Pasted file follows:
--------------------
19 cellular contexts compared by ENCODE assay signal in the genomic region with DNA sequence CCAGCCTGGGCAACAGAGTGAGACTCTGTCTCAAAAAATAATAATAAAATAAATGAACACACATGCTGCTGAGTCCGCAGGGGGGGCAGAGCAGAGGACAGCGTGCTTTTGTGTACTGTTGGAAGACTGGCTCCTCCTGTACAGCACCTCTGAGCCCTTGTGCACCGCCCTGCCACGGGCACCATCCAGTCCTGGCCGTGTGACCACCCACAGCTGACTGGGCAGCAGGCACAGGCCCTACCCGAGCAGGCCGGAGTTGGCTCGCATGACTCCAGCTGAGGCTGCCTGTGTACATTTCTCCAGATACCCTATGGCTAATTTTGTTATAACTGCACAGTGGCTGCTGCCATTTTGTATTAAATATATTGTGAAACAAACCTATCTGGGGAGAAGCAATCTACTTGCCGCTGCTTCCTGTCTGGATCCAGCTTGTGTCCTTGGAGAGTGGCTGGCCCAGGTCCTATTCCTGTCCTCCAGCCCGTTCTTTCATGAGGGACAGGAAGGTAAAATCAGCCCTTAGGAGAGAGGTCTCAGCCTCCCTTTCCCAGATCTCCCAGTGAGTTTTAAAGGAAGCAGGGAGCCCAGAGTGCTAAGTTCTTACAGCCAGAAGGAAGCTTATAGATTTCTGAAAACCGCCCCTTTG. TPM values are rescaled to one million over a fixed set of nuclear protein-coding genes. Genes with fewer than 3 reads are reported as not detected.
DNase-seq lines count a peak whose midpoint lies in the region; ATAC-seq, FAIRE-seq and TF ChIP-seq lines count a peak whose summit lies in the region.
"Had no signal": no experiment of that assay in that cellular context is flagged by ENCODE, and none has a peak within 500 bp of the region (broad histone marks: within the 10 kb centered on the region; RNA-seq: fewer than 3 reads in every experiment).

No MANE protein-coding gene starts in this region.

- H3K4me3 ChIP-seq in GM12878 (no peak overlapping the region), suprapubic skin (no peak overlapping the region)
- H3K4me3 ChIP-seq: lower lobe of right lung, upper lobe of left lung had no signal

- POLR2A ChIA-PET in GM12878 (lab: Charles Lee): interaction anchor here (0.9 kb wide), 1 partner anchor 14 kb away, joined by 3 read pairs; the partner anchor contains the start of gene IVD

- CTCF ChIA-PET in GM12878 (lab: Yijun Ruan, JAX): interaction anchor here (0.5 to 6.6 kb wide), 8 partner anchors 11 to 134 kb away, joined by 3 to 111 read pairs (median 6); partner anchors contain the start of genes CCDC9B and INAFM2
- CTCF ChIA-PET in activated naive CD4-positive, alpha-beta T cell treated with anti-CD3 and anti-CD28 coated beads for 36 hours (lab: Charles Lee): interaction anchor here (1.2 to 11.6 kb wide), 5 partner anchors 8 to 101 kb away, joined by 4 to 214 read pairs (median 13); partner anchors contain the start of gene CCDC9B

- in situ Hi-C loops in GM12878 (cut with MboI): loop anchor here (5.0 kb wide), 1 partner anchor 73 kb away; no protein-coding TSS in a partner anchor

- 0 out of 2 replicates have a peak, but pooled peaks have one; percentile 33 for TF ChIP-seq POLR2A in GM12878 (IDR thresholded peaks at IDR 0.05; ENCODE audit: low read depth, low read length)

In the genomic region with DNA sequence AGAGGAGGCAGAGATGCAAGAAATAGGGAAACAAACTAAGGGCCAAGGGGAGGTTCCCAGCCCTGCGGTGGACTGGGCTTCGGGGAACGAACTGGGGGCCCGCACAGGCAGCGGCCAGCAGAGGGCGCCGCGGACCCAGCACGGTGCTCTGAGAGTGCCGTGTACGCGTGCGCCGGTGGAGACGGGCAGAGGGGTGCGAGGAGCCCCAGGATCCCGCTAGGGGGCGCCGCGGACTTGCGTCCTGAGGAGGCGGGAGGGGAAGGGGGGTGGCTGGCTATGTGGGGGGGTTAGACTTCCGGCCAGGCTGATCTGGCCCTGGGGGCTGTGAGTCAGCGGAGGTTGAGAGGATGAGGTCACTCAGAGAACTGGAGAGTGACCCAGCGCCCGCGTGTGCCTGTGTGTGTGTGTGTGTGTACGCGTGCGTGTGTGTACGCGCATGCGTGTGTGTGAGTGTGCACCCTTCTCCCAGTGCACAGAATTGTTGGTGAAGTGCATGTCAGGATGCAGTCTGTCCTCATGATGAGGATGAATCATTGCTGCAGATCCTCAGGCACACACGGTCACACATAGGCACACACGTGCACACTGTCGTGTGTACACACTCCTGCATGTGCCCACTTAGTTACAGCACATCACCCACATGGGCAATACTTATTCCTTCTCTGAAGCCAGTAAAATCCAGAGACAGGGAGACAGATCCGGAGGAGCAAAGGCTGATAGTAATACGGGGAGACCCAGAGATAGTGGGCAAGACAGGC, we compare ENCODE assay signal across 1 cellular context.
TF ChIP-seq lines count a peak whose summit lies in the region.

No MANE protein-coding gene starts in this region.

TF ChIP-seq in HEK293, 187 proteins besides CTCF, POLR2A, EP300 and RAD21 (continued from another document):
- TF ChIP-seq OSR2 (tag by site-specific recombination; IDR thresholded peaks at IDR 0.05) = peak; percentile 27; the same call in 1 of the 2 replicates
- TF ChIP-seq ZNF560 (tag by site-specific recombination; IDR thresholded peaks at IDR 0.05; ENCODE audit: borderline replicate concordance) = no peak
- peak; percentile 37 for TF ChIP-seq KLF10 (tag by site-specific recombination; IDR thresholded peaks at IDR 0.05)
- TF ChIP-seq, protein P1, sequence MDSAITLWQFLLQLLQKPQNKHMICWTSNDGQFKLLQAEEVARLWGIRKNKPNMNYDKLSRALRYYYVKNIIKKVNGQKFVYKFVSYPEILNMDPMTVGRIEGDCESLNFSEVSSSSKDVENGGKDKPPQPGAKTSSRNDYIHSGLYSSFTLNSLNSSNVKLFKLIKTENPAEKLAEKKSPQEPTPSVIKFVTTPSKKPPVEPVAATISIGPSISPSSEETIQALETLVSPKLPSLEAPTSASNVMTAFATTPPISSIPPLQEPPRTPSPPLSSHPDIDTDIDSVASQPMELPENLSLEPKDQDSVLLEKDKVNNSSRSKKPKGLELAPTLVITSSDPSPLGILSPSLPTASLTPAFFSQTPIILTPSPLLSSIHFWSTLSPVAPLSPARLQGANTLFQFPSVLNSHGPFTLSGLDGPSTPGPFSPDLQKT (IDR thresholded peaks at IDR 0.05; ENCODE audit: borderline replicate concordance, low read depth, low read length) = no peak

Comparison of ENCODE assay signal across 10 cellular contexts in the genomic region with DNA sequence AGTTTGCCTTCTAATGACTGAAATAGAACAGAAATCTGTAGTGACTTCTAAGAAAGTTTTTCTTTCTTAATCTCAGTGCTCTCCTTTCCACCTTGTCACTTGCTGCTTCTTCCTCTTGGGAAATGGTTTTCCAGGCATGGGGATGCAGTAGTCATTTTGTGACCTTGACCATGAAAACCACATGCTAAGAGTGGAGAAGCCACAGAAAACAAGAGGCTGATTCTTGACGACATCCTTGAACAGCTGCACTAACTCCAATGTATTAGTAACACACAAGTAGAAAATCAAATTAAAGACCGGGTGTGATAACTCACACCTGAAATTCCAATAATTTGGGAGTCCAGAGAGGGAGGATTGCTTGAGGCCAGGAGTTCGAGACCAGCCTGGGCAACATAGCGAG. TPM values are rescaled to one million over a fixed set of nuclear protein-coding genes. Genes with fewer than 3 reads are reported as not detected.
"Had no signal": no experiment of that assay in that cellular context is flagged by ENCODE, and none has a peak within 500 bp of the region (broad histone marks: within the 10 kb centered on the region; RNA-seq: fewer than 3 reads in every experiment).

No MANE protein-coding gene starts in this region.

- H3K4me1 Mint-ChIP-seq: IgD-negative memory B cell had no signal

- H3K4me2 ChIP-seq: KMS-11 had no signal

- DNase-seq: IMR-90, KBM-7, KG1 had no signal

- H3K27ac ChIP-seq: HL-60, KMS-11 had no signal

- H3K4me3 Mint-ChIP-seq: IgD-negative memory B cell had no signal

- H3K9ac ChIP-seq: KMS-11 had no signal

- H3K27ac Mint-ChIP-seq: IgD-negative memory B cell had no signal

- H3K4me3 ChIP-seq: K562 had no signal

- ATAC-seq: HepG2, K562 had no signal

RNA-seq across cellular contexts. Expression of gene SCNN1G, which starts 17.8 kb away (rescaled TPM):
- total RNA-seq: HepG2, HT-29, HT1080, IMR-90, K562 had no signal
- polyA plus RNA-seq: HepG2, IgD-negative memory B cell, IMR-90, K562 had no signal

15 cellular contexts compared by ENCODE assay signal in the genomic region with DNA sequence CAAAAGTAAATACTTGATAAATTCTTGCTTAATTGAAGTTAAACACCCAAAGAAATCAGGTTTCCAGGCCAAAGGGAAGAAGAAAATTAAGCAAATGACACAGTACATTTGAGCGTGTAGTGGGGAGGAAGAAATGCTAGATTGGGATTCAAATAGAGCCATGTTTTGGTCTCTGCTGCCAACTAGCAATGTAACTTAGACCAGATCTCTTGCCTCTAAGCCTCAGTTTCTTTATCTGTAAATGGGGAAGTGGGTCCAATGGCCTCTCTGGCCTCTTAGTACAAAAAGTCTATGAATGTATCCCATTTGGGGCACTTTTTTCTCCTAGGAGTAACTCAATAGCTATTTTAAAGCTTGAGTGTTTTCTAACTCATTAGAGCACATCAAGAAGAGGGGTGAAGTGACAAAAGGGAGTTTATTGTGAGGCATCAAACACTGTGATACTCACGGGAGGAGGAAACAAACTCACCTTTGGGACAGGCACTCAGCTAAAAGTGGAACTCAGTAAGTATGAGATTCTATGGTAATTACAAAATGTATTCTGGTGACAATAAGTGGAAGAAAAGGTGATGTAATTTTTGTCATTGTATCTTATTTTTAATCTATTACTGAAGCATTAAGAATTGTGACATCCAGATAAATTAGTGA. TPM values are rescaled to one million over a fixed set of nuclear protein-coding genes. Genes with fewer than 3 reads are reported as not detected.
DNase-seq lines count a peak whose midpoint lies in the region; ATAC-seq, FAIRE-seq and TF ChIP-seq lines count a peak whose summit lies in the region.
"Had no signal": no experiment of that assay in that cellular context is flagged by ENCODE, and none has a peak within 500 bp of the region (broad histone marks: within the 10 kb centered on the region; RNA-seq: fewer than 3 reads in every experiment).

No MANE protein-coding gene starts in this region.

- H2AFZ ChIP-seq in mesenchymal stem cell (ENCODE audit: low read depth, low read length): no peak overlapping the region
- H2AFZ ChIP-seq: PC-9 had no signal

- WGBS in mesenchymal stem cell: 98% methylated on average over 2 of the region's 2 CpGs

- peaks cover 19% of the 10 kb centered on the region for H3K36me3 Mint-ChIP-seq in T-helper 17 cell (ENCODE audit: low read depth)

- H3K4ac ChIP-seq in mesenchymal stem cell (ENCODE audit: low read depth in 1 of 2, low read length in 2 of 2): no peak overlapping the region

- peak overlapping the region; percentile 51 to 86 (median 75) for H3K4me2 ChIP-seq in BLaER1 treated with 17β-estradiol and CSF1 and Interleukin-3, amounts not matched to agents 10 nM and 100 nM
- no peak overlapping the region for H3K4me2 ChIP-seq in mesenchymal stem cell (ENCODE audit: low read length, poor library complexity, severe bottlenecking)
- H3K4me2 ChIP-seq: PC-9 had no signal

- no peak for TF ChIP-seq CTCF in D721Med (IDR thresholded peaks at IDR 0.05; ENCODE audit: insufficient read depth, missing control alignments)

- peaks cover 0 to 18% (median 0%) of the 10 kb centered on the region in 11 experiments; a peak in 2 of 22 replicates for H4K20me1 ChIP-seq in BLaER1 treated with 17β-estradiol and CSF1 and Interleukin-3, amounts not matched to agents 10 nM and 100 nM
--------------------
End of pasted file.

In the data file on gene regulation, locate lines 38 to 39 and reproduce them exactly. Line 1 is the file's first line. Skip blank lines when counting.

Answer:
No MANE protein-coding gene starts in this region.

- H2AFZ ChIP-seq in mesenchymal stem cell (ENCODE audit: low read depth, low read length): no peak overlapping the region